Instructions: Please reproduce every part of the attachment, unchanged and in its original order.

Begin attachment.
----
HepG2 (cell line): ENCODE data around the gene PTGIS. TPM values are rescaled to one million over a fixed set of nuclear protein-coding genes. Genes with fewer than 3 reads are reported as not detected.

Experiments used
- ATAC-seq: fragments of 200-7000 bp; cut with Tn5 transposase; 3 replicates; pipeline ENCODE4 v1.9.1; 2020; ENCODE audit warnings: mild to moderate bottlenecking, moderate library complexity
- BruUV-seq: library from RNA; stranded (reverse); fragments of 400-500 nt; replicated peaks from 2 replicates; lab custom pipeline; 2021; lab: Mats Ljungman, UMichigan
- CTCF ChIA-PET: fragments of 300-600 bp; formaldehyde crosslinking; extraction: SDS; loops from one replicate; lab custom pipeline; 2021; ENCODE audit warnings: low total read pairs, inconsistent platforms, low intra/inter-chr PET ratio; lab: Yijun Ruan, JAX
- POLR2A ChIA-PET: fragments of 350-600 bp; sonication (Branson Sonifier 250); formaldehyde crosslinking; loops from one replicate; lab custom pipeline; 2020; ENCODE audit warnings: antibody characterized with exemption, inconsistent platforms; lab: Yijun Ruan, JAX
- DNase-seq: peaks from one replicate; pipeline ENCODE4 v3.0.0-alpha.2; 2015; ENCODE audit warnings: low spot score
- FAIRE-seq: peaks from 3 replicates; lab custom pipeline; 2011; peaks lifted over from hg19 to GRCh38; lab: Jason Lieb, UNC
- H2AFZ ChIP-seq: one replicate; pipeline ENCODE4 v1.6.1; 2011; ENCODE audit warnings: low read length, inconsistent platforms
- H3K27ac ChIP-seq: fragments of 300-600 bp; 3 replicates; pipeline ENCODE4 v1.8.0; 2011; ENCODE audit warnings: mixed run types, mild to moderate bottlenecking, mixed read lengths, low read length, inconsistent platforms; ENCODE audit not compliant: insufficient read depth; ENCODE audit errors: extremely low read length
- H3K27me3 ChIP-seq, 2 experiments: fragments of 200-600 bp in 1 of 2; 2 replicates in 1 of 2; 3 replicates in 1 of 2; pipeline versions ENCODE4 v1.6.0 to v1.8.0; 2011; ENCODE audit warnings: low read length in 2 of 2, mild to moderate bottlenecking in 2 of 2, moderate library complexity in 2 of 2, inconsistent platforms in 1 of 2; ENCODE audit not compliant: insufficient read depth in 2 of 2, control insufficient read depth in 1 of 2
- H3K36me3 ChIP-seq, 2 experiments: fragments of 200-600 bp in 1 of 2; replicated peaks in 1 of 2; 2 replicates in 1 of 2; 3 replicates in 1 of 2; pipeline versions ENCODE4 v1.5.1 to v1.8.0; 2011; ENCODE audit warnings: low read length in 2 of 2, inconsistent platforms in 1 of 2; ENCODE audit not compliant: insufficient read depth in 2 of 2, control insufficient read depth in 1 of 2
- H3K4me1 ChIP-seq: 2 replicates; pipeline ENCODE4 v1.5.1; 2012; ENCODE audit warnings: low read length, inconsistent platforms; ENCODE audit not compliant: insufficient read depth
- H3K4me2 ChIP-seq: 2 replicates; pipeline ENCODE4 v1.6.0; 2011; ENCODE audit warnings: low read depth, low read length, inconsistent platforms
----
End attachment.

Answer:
HepG2 (cell line): ENCODE data around the gene PTGIS. TPM values are rescaled to one million over a fixed set of nuclear protein-coding genes. Genes with fewer than 3 reads are reported as not detected.

Experiments used
- ATAC-seq: fragments of 200-7000 bp; cut with Tn5 transposase; 3 replicates; pipeline ENCODE4 v1.9.1; 2020; ENCODE audit warnings: mild to moderate bottlenecking, moderate library complexity
- BruUV-seq: library from RNA; stranded (reverse); fragments of 400-500 nt; replicated peaks from 2 replicates; lab custom pipeline; 2021; lab: Mats Ljungman, UMichigan
- CTCF ChIA-PET: fragments of 300-600 bp; formaldehyde crosslinking; extraction: SDS; loops from one replicate; lab custom pipeline; 2021; ENCODE audit warnings: low total read pairs, inconsistent platforms, low intra/inter-chr PET ratio; lab: Yijun Ruan, JAX
- POLR2A ChIA-PET: fragments of 350-600 bp; sonication (Branson Sonifier 250); formaldehyde crosslinking; loops from one replicate; lab custom pipeline; 2020; ENCODE audit warnings: antibody characterized with exemption, inconsistent platforms; lab: Yijun Ruan, JAX
- DNase-seq: peaks from one replicate; pipeline ENCODE4 v3.0.0-alpha.2; 2015; ENCODE audit warnings: low spot score
- FAIRE-seq: peaks from 3 replicates; lab custom pipeline; 2011; peaks lifted over from hg19 to GRCh38; lab: Jason Lieb, UNC
- H2AFZ ChIP-seq: one replicate; pipeline ENCODE4 v1.6.1; 2011; ENCODE audit warnings: low read length, inconsistent platforms
- H3K27ac ChIP-seq: fragments of 300-600 bp; 3 replicates; pipeline ENCODE4 v1.8.0; 2011; ENCODE audit warnings: mixed run types, mild to moderate bottlenecking, mixed read lengths, low read length, inconsistent platforms; ENCODE audit not compliant: insufficient read depth; ENCODE audit errors: extremely low read length
- H3K27me3 ChIP-seq, 2 experiments: fragments of 200-600 bp in 1 of 2; 2 replicates in 1 of 2; 3 replicates in 1 of 2; pipeline versions ENCODE4 v1.6.0 to v1.8.0; 2011; ENCODE audit warnings: low read length in 2 of 2, mild to moderate bottlenecking in 2 of 2, moderate library complexity in 2 of 2, inconsistent platforms in 1 of 2; ENCODE audit not compliant: insufficient read depth in 2 of 2, control insufficient read depth in 1 of 2
- H3K36me3 ChIP-seq, 2 experiments: fragments of 200-600 bp in 1 of 2; replicated peaks in 1 of 2; 2 replicates in 1 of 2; 3 replicates in 1 of 2; pipeline versions ENCODE4 v1.5.1 to v1.8.0; 2011; ENCODE audit warnings: low read length in 2 of 2, inconsistent platforms in 1 of 2; ENCODE audit not compliant: insufficient read depth in 2 of 2, control insufficient read depth in 1 of 2
- H3K4me1 ChIP-seq: 2 replicates; pipeline ENCODE4 v1.5.1; 2012; ENCODE audit warnings: low read length, inconsistent platforms; ENCODE audit not compliant: insufficient read depth
- H3K4me2 ChIP-seq: 2 replicates; pipeline ENCODE4 v1.6.0; 2011; ENCODE audit warnings: low read depth, low read length, inconsistent platforms